In laparoscopy we routinely use five and ten mm ports. Of these the first two insert is called the primary or the camera port. The secondary ports vary in number depending on the type of surgery. An accessory secondary port may be required if the case is difficult in order to retract bowel or other viscera to enable visualization and proper identification of the anatomy.
For all practical purposes, the primary port hover around the umbilicus, as it marks the centre of the peritoneal cavity and all structures can be well focused and reached from this spot. Moreover, all the layers of the fascia converge at the umbilicus and the distance between the skin and the anterior peritoneum is leased here. But for anatomical reasons, e.g. in a patient with umbilical hernia the primary port can't be place around the umbilicus, and secondly if there are scars in the vicinity of the umbilicus due to previous surgeries, the primary port is placed at alternate points; the commonest being the palmers point. Other points which can be used for the introduction of the primary port are the right hypochondrium, suprapubic region and rarely the right iliac fossa. Now, all that we have discussed stands good when we are dealing with an intraperitoneal organ. And more or less a sort of standization is reached while deciding ports for surgery on an intraperitoneal organ.
Some organs can be approached both intraperitoneally as well as extra peritoneally, so do some surgeries. So, in these cases the ports are placed in the respective intraperitioneal or extraperitoneal spaces. Now standardization for placing these ports has not been achieved and placement of these ports mainly depends on individual preferences and there is not much choice as these spaces are limited, and are not huge like the peritoneal cavity.
Considering an organ, e.g. adrenal gland, which can be approached both intra-peritoneally and retroperitoneally, the decision is made based on the disease involving it. E.g. phaeochromocytoma – intraperitoneal, or if the gland is large or if it is suspected to be malignant, then also the intra peritoneal source is taken. In other cases, retroperitoneal route is preferred – reasons for which are given point wise.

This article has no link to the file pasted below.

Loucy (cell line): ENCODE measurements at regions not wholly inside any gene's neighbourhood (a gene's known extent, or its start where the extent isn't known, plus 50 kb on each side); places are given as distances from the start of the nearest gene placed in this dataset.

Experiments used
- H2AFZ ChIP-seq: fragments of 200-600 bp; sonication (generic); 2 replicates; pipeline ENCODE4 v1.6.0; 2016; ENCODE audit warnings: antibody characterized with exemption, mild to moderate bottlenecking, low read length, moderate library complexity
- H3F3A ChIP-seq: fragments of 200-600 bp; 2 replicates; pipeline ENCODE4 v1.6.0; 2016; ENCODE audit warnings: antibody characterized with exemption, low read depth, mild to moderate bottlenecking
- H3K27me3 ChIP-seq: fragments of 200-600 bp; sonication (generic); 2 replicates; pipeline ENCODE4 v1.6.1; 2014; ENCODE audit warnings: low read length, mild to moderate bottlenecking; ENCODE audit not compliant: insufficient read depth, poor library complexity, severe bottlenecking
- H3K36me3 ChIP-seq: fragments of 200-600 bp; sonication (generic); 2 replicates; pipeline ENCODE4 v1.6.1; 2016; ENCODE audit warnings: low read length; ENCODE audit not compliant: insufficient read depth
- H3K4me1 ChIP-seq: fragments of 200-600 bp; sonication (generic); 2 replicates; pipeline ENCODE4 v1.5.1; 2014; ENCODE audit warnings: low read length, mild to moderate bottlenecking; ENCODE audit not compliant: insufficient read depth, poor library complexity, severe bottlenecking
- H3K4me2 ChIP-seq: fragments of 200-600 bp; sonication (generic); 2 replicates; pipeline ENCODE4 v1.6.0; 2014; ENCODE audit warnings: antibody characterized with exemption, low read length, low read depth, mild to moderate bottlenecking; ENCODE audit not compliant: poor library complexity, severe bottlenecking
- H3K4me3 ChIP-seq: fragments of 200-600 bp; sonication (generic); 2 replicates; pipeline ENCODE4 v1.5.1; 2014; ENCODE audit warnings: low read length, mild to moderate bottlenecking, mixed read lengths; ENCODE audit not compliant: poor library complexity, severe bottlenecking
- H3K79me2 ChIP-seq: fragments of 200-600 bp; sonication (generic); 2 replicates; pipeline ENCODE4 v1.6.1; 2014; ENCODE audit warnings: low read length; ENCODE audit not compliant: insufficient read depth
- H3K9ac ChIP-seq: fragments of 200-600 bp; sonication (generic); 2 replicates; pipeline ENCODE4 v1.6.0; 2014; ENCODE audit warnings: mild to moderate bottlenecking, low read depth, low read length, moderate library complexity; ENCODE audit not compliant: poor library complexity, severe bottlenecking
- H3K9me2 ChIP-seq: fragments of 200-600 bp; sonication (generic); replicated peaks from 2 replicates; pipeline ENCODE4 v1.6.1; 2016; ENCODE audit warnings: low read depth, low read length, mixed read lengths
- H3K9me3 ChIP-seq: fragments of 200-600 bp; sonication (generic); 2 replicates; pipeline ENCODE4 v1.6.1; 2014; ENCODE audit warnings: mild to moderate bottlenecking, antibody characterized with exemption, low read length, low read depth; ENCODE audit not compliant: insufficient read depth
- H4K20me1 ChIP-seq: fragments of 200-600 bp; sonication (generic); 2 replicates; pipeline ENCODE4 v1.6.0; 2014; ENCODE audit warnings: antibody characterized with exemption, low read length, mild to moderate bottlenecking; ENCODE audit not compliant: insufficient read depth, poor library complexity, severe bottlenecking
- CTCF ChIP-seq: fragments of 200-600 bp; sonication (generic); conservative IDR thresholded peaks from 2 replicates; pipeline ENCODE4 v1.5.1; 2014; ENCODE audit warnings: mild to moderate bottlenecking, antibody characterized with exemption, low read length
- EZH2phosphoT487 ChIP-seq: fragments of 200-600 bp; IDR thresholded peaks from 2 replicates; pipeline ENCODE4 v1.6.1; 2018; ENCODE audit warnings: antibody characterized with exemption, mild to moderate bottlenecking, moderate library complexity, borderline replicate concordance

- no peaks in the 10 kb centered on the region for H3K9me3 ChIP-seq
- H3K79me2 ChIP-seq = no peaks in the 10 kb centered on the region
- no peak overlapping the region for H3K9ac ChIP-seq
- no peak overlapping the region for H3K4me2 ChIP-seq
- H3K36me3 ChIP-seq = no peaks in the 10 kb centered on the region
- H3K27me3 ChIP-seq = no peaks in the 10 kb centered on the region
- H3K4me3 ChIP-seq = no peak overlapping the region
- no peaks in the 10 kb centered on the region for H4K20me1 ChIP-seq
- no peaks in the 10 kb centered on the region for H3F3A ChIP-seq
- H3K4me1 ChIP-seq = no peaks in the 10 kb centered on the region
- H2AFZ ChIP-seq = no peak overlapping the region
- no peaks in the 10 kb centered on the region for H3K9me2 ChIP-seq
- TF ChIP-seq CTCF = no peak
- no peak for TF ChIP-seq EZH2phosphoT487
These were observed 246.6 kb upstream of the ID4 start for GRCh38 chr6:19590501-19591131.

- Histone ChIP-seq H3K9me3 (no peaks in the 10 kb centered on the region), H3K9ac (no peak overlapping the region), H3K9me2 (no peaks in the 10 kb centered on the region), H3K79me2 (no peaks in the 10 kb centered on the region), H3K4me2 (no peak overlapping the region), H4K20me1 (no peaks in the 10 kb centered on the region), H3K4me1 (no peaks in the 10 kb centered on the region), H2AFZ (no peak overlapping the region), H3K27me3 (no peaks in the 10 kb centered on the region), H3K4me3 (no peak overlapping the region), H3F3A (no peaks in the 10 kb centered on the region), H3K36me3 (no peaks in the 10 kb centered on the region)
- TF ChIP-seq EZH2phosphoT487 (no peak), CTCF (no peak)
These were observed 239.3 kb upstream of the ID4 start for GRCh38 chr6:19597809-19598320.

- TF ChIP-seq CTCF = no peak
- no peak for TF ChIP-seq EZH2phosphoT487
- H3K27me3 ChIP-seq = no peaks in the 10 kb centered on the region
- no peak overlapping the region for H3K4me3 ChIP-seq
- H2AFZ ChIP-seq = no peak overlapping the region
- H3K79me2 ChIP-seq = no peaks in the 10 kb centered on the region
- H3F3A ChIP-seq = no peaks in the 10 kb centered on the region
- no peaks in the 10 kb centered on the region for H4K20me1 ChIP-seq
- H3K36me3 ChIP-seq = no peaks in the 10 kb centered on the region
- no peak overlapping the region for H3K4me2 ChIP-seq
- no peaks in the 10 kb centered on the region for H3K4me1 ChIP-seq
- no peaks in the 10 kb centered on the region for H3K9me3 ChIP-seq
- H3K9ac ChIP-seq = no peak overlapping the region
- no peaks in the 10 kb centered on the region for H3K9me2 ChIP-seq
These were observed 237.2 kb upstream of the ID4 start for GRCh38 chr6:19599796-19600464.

Another example which I can thing of is the inguinal hernia, which can be approached both, by the intra and extraperitoneal routes. Of course the choice is made on factors like the type of hernia, previous surgery etc.
Advantages of retroperitoneal approach.
- Peritoneal cavity is not entered so there are not chances of formation of postoperative adhesions at a later date.
- There is no risk of contamination of the peritoneal cavity by the contests of the urinary tract.
- There is less risk of injury to the intraperitoneal organs.
- There is no need for retraction of intraabdominal visceras.
- There is no ileus in the postoperative period and hence faster convalescence as there is no need to mobilize the gut to expose the urinary tract.
- No need to change the position of the patient after creating pneumperitoneum like in nephrectomy.
- As most organs are retroperitoneal access to the site of lesion is direct.
- Less trocar punctures are needed as there is less requirements for retraction.
- It is safe even in patents with history of previous intraperitoneal surgeries.
- Less incidence of bowel herniation than with transperitoneal approach.
Disadvantages of retroperitoneal approach
- Less space is available to perform the surgery.
- There are few landmarks in the retroperitoneum. More experience and longer learning curve is needed for this approach.
- There are reports that suggest that there is greater absorption of CO² by this route and a higher incidence of pneumothorax or pneumomediastinum.
- This space is sometimes obliterated in patients with inflammatory pathologies like pyelonephritis.
- Large tumour mass does not all its free manipulation.
Advantages of transperitoneal approach.
- More space is available to perform the surgery.
- The anatomical landmarks are easy to identify and therefore shorter learning curve.
- Large tumour masses are easy to manipulate in the large peritoneal space.
Disadvantages of transperitoneal approach.
- Chances of formation of intraabdominal adhesions at a latter date.
- Contamination of the peritoneal cavity by ruinous contents.
- Risk of injury to intraperitoneal organs.
- Requires longer operative time.
- Risk increases in patients with previous history of intraperitoneal surgery.
- More chances of bowel herniation than with the retroperitoneal approach.
Ports for laparoscopic cholecystectomy.
Primary port - 10 mm
subumbilical / transumbilical.
Secondary ports – 5 mm subcostal in the anterior axillary line
5 mm subcostal in the mid clavicular line
10 mm epigastric region to the right of the falciform ligament.
Accessory port - 5 mm or 10 mm
3 to 4 cm above and to the left of the umbilicus.
Secondary port - 7 mm / 10 mm
Right iliac fossa.
5mm left iliac fossa